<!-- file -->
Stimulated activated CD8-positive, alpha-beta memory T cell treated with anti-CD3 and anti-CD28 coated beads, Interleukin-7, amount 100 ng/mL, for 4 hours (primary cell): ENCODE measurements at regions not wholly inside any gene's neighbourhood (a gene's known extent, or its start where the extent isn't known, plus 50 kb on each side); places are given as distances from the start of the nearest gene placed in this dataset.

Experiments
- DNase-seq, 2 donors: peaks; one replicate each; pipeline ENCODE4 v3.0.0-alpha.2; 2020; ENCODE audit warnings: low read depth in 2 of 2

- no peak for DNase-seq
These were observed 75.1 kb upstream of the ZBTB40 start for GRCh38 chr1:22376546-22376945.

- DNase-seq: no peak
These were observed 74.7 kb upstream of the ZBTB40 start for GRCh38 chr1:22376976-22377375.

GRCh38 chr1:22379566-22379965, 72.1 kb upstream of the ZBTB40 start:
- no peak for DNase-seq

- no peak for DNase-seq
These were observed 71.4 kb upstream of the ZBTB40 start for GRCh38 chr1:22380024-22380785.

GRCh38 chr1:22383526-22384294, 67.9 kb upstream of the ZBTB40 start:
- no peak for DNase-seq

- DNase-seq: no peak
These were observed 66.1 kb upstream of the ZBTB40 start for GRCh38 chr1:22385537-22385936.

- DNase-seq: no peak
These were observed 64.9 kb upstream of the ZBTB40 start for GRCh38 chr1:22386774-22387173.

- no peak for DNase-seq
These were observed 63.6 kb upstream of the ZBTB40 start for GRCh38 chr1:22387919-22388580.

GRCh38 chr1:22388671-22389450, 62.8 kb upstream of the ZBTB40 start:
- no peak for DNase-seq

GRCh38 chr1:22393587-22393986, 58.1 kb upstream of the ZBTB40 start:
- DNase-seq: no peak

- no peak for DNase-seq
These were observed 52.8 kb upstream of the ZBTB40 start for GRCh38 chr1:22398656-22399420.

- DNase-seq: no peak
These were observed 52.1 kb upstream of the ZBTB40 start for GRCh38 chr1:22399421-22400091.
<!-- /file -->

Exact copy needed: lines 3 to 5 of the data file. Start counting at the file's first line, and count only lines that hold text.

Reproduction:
- DNase-seq, 2 donors: peaks; one replicate each; pipeline ENCODE4 v3.0.0-alpha.2; 2020; ENCODE audit warnings: low read depth in 2 of 2

- no peak for DNase-seq
These were observed 75.1 kb upstream of the ZBTB40 start for GRCh38 chr1:22376546-22376945.